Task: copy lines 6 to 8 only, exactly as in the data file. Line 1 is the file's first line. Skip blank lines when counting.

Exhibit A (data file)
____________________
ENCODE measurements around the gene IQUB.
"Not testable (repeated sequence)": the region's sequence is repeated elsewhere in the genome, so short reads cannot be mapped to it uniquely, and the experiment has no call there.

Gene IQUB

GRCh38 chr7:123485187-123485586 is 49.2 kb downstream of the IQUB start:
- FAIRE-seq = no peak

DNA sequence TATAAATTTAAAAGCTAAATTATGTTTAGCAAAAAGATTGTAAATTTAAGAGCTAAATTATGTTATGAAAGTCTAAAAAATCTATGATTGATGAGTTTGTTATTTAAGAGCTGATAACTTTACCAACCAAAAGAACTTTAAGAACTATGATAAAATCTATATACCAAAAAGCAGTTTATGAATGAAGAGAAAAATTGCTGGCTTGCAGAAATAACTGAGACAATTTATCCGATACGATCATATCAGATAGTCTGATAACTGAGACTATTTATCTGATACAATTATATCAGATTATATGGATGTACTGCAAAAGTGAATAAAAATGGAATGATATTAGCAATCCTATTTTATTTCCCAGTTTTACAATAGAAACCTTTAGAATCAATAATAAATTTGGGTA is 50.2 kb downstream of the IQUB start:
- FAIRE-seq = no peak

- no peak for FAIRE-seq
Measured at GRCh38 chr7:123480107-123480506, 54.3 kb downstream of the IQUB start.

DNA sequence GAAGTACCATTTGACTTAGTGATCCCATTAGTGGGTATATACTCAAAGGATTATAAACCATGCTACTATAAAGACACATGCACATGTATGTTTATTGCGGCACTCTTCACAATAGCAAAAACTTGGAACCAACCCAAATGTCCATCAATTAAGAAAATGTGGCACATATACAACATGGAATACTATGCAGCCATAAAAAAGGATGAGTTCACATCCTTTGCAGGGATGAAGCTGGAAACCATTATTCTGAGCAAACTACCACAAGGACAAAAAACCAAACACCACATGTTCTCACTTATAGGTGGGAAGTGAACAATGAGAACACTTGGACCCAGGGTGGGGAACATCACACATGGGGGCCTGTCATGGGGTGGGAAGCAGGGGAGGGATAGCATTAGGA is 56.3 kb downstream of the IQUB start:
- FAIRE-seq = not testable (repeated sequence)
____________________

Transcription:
DNA sequence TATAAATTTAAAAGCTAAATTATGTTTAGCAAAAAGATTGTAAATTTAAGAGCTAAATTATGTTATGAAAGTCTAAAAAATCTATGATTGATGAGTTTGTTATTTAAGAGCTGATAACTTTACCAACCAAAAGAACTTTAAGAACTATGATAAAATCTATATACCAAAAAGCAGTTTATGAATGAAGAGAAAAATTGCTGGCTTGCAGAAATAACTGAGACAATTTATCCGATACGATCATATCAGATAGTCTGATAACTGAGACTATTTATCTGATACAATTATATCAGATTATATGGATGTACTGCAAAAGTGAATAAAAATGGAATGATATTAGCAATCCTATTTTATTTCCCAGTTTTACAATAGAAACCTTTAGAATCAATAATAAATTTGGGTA is 50.2 kb downstream of the IQUB start:
- FAIRE-seq = no peak

- no peak for FAIRE-seq